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I laugh hard at Bruce’s wicked humor, because it feels so good to laugh.
And because I would do anything for Nance, even make a life of true happiness without her there to share it.
He was smart, curious and beyond funny, with pale blue-green eyes and a naughty smile. “It’s a great room.”When I told Nance about this moment, she gasped and said, “No, no,” exhibiting that same protective disappointment as when my high school crush rejected me, as if she couldn’t imagine someone not falling for her best friend.“Exactly,” I said.
“First guy I actually like and he’s clearly not feeling it.” I paused to elevate the drama.
A chemo drip in her arm, Nance said, “You don’t have to sleep with him, but would you go out again? “But he’s not for me.”In fact, the whole dating game seemed more and more like a pathetic diversion.“Let me look at him again,” she said, tilting the screen. Tuesday had been a doubleheader — lunch with one man, coffee with another. She was tortured by the recurrence of her illness, by being pulled out of her life again, stuck in a hospital and made into a full-time patient.
One asked if he could call from his business trip so we could keep the momentum going.“You’re a dating success,” Nancy said, but her boast had no oomph. It seemed beyond wrong that I deserved anything, let alone a “great love,” while she once again lost her hair and prepared to endure a stem-cell transplant. A friend would be joining Nance and me to hang out for the afternoon and evening.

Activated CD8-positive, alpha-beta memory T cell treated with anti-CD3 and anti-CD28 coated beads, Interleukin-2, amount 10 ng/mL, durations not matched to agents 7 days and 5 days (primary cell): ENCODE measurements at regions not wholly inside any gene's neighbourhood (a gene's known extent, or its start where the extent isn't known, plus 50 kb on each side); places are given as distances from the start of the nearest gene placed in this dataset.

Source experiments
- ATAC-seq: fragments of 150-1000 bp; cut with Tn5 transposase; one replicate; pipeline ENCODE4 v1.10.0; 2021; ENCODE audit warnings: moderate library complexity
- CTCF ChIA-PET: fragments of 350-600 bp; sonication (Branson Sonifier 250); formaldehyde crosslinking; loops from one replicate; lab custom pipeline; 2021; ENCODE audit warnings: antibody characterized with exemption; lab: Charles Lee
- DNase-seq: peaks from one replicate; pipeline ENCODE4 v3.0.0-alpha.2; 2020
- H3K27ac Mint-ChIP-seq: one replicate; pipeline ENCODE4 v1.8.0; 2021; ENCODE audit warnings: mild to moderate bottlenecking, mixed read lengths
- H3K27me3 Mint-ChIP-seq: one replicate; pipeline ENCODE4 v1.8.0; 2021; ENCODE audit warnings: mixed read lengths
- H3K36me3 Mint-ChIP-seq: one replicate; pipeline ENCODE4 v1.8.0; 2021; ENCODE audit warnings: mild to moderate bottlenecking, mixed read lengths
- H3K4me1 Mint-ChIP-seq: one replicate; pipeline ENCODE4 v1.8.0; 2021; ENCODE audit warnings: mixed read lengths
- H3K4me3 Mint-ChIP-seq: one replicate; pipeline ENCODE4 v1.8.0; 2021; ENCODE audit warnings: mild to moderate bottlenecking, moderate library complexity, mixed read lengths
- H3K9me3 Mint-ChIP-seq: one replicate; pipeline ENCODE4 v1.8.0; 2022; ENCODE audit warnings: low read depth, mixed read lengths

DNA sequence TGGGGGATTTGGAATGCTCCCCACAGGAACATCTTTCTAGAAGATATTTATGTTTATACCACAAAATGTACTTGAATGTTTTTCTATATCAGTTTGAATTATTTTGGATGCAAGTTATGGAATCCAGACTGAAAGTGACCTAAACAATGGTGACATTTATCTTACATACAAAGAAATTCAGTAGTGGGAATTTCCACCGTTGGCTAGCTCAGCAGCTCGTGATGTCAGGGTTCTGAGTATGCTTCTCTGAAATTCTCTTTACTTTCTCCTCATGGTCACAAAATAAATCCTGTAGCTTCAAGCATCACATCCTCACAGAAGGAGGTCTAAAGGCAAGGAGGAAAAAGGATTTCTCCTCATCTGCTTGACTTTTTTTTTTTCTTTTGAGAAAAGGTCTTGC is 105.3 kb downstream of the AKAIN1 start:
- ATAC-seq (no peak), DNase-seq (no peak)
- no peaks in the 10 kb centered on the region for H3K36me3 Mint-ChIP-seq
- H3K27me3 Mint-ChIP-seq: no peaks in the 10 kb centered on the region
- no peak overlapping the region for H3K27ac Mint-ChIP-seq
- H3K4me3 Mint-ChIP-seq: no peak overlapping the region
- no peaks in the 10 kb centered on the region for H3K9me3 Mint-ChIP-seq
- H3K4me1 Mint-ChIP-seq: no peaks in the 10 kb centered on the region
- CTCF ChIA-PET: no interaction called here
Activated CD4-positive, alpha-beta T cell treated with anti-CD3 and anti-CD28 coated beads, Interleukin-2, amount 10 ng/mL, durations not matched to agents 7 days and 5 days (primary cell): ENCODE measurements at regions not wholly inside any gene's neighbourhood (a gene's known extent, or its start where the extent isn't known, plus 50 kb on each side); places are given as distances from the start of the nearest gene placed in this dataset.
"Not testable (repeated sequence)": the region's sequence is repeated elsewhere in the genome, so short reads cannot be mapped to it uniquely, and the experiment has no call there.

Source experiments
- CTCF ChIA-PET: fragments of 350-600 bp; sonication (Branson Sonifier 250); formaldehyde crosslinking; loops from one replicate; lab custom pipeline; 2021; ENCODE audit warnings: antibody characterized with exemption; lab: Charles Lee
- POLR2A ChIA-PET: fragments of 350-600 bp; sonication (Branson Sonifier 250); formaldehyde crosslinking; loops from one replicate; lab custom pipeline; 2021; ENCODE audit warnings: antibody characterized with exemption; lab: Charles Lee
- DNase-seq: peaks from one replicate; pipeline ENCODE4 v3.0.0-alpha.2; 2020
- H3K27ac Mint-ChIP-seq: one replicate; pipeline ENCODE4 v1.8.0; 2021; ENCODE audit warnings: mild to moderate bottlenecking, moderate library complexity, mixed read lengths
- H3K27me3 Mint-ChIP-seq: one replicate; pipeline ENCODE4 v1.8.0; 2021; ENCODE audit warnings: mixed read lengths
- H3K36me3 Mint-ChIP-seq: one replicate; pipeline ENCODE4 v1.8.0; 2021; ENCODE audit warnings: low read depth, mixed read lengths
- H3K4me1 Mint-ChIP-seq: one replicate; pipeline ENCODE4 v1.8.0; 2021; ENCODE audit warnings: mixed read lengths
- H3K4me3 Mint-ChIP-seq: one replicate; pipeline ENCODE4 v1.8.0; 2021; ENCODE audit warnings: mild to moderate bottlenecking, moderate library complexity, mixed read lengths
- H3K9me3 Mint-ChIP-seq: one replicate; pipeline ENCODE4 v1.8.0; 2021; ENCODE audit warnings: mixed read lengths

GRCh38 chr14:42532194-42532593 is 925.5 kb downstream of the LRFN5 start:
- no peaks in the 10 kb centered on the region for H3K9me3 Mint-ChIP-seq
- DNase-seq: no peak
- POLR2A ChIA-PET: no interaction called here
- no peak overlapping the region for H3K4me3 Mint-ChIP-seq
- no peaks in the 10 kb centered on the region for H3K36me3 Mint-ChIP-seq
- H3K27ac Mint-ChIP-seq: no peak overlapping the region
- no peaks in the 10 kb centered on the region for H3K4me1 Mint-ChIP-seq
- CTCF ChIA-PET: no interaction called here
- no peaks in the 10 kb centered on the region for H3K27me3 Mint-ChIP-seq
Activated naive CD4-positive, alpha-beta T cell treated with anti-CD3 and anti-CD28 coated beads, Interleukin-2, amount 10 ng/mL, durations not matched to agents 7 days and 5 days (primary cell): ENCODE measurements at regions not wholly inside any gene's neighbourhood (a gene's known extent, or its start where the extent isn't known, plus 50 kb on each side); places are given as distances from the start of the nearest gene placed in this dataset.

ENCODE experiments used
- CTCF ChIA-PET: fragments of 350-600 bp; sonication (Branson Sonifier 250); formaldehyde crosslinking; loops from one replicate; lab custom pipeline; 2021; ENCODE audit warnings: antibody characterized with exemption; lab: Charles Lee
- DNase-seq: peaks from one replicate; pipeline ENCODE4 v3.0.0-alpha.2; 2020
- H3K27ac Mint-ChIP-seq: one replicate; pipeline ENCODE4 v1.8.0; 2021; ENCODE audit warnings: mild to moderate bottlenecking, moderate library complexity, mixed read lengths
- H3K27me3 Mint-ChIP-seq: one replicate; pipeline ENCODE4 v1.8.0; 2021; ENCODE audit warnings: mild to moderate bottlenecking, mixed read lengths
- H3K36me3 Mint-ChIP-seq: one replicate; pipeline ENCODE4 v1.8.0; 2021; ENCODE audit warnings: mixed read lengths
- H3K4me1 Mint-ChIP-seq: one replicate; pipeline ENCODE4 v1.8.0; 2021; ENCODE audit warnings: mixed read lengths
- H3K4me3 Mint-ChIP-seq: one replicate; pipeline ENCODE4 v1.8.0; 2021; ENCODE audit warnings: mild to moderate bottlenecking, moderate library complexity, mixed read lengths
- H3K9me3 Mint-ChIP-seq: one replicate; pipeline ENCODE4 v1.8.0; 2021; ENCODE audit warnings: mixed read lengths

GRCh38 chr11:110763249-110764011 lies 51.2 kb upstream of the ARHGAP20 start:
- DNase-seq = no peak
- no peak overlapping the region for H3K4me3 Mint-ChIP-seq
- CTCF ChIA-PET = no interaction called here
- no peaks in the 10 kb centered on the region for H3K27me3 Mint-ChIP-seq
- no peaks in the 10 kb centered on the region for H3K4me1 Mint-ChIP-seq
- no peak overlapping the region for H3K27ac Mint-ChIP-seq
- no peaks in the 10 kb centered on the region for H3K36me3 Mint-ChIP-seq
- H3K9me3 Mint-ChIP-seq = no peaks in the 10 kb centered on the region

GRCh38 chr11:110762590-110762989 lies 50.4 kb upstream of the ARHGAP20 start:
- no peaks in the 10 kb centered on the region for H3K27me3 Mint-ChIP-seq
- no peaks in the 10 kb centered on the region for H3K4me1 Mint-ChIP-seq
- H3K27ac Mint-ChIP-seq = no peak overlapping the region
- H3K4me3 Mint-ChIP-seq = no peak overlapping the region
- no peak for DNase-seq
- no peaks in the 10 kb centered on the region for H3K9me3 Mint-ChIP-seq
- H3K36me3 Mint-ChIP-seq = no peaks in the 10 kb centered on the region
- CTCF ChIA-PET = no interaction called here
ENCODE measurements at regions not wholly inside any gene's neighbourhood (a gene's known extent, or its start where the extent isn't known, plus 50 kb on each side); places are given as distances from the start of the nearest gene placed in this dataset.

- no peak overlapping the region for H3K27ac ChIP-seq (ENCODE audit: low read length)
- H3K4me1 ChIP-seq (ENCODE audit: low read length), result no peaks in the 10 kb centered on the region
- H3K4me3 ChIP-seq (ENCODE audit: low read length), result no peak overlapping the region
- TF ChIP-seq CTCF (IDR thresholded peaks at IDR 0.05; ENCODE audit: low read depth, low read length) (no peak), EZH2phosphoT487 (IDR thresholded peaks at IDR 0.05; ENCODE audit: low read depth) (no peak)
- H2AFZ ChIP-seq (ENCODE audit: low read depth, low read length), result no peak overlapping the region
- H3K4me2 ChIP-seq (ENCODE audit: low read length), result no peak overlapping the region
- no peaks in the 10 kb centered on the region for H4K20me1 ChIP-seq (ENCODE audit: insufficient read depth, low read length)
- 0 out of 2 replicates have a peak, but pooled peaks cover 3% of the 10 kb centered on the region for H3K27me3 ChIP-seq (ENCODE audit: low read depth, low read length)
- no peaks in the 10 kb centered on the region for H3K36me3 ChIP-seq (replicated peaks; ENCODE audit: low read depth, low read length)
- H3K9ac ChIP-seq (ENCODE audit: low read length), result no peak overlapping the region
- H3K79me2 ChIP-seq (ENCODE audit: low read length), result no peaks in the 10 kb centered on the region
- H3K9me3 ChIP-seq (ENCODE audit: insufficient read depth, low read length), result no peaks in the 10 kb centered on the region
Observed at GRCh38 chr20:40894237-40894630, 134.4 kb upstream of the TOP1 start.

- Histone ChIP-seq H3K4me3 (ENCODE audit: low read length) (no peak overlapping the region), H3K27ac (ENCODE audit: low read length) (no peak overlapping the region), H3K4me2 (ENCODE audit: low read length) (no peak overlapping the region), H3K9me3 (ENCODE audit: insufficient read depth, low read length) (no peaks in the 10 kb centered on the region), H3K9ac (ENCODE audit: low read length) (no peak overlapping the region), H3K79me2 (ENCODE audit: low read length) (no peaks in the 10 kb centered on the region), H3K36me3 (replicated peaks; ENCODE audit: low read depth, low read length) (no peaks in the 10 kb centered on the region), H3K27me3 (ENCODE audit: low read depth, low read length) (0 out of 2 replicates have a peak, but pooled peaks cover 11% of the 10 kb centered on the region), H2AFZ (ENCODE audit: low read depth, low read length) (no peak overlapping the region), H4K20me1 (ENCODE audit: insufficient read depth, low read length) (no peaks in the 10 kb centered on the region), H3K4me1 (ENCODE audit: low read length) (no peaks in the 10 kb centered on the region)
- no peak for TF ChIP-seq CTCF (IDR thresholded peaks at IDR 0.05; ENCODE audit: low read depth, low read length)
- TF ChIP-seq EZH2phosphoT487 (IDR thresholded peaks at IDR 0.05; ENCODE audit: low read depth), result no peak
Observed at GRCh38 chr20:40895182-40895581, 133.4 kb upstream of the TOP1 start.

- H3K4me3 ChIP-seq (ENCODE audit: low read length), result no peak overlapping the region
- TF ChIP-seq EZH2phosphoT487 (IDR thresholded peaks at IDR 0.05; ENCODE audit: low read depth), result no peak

After a successful stem-cell transplant, months of post-transplant quarantine, a hopeful year and a half of health, the disease returned along with new protocols and terrible side effects.
Often it felt impossible to create a future with Bruce when Nancy’s life was increasingly compromised. It seemed incongruous that our hospital dating game eventually led to the day, 18 months later, that I called her to say, “Bruce and I are getting married.”“I told you,” Nance said with the know-it-all tone she had bossed me around with since grade school. Now tell me everything.”I took a long breath and began.
It was easy to weed out the unsuitable.“You’re perfect,” one man wrote.
A far better entertainment would be for me to get on so we could hang out together on her hospital bed scrolling through potential dates. We helped each other through every crisis — her separation, my divorce — along with our everyday worries as mothers.
Putting myself back on the dating market for her pleasure was the least I could do.
“Marry me.”“You’d look great in something silky,” another declared.
I didn’t reply to the gentleman who wrote, “I you want date and bring you to restaurant nice.”It took discipline not to reconsider my ban on younger men, and not just because Nance kept saying, “This is bleak, Vik,” as we scrolled through the age-appropriate ones.